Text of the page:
Having never traveled to Europe in my short life, my view of this continent has been purely framed through the looking glass of media and pop culture. In fact, everything outside of the United States has seemed like almost an abstract, foreign concept. I feel as if a lot of people, myself included, who have had few experiences outside of their own bubble are subconsciously fixated on the idea that people in other places are somehow different. But, after moving to Europe for the semester, I’ve realized that despite being thousands of miles away and on another continent, this is still planet Earth inhabited by human beings. This may sound obvious to you, and of course it should be; this thought process isn’t taking place on a conscious level, but a subconscious one.
Of course there are also a lot of little interesting differences I’ve noticed too, and just for fun I thought I’d share a few of my observations.
- Unrefrigerated Milk: Apparently in France, and most of Europe, the majority of milk is sterilized by method of heating to an extremely high temperature for a short time. This kills all the bacteria in the milk giving it a shelf life of multiple months. The milk I’ve gotten like this weirded me out and I thought it had a bad aftertaste. Maybe that’s all in my head though.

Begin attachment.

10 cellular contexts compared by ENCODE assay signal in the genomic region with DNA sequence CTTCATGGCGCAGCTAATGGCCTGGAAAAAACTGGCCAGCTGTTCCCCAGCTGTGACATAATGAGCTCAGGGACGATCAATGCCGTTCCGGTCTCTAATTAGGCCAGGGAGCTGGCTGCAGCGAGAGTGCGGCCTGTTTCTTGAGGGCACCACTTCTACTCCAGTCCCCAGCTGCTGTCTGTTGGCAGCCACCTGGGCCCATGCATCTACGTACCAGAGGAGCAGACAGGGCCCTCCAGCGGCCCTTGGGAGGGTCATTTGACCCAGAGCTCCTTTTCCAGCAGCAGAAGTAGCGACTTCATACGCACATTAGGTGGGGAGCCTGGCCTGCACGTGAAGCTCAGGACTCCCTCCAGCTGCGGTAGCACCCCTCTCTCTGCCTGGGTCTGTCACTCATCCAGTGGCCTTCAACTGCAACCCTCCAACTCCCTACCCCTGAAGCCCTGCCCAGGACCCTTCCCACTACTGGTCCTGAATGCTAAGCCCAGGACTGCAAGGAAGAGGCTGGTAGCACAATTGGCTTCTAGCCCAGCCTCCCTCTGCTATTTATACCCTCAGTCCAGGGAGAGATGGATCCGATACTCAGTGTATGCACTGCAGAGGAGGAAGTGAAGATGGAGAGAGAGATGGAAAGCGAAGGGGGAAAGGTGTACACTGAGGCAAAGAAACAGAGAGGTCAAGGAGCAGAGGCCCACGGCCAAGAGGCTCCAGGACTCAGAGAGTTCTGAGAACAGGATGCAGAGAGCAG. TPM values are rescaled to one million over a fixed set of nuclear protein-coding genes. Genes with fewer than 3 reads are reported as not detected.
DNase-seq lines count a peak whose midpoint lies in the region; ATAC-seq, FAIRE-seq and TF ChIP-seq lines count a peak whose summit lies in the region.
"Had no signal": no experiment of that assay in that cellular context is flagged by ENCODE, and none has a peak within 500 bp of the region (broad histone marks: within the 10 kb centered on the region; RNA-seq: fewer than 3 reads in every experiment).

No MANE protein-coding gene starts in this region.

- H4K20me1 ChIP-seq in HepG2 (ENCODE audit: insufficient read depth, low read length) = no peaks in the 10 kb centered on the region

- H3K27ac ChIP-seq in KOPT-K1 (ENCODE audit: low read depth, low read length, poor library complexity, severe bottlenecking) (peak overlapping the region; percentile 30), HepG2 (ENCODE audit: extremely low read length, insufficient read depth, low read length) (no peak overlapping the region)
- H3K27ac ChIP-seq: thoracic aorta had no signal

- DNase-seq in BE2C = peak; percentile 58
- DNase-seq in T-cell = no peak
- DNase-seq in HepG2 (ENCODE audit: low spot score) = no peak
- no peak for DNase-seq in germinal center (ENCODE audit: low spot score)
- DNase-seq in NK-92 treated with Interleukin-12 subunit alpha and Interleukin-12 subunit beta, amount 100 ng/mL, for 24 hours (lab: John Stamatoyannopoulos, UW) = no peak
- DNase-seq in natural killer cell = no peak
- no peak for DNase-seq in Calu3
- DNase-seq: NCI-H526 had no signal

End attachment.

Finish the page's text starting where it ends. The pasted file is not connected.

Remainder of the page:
- Crazy Drivers: Everybody says city drivers are crazy, but I live in Atlanta, and those drivers are nothing compared to the people of Metz. I’ve noticed that drivers here are way more reluctant to stop for pedestrians trying to cross the street and also will zoom past you as soon as you’re not in the way on a crosswalk (compared to America where it is polite to wait until the pedestrian has crossed all the way). This makes walking to school every day a little more “interesting” than usual.
- European Outlets: I don’t know if it’s just me but I think that these things are terrible. Every outlet in my room causes whatever is plugged in to be extremely loose and fall out with the slightest bump. I’m not sure why the world can’t just have universal outlets, but if anybody changes, it should be Europe.
These were just a few of the things that stuck out to me since coming here, but are more simple quirks than real differences.
Going back to my main point, it’s easy for me to forget that I’m actually living in an entirely foreign country a lot of the time. I don’t know why, but when I’m walking back from a day of classes, there’s this one spot along my walk where I always just have a little mini realization: “Holy cow, I’m in Europe!” Nothing really looks or feels different in Europe, and it’s an amazing little epiphany that my subconscious has had in realizing we are in fact all living together on one planet that, whether we like it or not, we all must share.